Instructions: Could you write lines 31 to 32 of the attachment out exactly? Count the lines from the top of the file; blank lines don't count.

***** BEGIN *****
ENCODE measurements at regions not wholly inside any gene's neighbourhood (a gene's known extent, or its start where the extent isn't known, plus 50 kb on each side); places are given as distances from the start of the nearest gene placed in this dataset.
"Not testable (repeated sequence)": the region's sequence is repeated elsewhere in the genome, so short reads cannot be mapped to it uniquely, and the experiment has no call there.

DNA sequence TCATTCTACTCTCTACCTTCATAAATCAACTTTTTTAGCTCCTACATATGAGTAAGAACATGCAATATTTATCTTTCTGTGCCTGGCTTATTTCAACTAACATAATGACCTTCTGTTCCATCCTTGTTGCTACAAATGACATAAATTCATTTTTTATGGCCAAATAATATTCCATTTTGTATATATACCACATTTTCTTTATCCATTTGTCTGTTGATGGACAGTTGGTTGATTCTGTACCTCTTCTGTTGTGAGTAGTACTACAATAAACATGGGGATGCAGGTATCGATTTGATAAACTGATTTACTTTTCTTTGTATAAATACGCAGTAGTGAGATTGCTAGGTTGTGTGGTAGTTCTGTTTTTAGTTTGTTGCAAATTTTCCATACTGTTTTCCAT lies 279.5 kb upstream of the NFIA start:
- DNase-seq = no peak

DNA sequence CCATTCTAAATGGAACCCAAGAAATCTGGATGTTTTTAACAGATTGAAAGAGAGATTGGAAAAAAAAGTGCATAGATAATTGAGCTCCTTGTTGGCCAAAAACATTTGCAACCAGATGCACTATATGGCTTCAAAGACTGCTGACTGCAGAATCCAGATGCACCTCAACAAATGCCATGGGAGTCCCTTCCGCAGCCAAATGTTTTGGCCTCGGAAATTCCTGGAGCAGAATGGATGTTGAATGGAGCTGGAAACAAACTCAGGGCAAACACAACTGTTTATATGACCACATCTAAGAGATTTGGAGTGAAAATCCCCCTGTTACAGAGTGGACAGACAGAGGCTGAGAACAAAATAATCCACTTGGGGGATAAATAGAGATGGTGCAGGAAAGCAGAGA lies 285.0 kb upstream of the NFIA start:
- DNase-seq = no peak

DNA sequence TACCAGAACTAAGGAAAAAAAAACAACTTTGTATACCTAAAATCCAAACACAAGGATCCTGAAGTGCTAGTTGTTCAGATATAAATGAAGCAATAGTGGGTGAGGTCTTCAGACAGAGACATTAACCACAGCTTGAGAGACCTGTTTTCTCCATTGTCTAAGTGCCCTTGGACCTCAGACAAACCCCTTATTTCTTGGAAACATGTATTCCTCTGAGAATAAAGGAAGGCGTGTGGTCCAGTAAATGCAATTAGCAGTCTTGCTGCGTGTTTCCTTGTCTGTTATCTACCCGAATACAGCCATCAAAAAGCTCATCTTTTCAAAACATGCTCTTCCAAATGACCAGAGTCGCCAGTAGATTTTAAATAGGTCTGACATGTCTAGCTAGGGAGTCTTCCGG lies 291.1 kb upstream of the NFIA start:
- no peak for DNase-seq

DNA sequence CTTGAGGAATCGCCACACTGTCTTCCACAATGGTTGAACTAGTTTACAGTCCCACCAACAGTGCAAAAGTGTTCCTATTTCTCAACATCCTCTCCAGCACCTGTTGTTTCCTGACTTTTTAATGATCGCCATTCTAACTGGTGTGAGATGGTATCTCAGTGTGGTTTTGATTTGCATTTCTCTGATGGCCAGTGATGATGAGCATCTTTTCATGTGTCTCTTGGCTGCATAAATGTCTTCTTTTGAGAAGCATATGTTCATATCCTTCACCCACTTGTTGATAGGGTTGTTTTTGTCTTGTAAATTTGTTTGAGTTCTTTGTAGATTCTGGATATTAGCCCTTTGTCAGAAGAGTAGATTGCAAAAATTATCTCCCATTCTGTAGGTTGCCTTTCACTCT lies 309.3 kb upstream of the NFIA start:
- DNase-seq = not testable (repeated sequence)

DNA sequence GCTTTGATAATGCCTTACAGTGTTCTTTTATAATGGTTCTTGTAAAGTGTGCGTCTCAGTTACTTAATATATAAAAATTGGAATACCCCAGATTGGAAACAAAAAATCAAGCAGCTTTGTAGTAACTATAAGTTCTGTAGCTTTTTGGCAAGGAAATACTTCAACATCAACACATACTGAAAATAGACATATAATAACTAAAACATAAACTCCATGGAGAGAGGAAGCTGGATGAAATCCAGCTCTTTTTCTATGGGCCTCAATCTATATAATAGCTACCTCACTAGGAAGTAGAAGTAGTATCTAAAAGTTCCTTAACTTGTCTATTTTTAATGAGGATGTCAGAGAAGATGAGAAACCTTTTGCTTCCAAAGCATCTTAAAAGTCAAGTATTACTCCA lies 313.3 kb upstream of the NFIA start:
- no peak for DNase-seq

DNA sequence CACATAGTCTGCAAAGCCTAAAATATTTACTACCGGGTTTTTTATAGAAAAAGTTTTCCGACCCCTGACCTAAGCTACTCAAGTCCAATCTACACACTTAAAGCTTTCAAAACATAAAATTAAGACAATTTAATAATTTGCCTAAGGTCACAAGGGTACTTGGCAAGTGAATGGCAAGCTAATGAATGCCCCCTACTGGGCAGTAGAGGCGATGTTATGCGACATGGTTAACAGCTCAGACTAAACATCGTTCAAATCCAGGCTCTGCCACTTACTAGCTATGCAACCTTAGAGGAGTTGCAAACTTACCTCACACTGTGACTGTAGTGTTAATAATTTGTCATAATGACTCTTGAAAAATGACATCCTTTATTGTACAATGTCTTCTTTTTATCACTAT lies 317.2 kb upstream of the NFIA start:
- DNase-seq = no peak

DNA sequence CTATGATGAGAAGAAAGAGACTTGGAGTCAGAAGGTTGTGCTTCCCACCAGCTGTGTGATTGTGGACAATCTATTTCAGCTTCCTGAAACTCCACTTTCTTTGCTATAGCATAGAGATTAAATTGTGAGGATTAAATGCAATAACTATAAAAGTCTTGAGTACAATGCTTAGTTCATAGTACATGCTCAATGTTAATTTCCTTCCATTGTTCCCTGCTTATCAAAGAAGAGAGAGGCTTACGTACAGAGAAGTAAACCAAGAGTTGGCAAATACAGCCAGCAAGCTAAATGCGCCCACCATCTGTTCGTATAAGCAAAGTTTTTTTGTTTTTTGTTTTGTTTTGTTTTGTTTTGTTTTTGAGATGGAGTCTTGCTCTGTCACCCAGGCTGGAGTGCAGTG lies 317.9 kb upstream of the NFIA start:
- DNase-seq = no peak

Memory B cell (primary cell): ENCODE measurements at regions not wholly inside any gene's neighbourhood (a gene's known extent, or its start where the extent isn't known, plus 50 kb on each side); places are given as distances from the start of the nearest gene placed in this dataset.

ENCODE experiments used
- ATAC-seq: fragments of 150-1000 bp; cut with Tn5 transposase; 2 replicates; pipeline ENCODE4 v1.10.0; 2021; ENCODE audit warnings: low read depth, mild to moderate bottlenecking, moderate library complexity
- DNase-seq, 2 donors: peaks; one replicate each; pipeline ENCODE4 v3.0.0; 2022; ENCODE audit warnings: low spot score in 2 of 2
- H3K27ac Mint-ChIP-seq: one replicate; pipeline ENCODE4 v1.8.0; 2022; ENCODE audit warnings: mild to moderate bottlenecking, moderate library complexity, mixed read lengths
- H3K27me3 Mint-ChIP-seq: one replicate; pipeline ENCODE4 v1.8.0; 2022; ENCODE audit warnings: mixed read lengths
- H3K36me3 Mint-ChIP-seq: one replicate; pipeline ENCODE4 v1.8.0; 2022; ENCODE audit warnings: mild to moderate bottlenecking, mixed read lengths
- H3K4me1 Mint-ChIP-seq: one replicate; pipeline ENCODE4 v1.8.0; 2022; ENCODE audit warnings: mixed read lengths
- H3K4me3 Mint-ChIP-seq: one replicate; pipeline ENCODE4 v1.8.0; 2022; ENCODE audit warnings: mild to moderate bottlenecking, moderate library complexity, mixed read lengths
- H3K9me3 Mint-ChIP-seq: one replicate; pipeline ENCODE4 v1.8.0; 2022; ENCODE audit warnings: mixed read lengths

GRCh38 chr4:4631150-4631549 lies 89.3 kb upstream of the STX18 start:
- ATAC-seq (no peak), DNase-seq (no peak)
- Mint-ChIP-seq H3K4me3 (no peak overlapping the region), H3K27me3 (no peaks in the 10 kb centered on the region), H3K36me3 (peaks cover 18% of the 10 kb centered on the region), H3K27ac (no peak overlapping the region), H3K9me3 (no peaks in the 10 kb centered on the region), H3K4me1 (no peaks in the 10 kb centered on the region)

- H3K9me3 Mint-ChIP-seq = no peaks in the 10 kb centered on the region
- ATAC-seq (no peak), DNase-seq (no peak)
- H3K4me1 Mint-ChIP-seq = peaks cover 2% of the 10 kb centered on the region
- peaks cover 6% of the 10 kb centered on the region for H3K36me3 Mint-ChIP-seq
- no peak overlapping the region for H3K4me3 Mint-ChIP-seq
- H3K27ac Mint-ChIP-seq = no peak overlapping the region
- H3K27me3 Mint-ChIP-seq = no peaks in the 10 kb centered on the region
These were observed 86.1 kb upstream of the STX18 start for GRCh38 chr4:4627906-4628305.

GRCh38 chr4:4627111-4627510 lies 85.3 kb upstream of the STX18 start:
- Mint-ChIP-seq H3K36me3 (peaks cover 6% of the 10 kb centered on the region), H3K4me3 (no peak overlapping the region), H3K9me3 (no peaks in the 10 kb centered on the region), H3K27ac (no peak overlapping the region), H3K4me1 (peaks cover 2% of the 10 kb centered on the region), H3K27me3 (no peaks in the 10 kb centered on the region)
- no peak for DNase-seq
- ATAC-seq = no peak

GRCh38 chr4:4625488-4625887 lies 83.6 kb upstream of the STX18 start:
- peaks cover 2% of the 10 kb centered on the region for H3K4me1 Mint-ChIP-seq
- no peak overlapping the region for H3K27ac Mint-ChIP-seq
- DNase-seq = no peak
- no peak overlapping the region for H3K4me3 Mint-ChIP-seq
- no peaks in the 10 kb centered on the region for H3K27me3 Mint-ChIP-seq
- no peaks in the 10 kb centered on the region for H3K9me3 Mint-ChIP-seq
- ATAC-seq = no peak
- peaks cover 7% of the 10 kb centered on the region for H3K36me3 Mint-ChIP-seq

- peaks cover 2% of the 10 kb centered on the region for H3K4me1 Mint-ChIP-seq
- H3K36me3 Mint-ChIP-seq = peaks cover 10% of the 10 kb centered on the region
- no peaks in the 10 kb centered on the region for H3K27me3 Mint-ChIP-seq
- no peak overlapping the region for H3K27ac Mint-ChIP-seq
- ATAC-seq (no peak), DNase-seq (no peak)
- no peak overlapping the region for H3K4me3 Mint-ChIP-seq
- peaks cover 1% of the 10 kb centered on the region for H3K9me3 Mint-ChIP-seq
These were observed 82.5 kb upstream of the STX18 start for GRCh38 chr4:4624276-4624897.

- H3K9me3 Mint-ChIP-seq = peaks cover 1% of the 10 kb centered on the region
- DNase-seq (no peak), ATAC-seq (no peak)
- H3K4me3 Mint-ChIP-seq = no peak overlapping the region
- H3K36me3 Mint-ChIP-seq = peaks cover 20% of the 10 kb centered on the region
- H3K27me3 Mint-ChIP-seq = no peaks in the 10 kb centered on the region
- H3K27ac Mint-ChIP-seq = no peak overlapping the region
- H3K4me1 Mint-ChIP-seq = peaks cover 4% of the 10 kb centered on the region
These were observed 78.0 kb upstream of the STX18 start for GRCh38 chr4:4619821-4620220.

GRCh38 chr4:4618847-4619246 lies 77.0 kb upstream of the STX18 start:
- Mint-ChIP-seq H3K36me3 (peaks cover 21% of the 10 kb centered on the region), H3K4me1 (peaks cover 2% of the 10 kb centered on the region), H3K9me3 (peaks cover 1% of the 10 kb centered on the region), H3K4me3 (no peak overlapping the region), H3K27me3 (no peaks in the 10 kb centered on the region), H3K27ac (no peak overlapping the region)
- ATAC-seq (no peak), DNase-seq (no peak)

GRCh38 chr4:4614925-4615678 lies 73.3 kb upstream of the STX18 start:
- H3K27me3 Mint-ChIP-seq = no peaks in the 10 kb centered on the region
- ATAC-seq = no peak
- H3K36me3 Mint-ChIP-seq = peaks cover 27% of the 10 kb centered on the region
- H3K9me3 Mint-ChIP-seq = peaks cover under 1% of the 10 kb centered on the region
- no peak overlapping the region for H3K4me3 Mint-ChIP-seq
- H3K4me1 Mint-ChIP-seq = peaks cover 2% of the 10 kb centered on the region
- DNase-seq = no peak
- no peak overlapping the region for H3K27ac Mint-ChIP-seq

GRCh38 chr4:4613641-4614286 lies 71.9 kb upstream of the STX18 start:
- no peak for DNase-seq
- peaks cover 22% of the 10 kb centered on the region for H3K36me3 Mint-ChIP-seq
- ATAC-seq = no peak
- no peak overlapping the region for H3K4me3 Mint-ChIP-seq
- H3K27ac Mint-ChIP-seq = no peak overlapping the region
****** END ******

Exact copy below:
- ATAC-seq (no peak), DNase-seq (no peak)
- H3K4me1 Mint-ChIP-seq = peaks cover 2% of the 10 kb centered on the region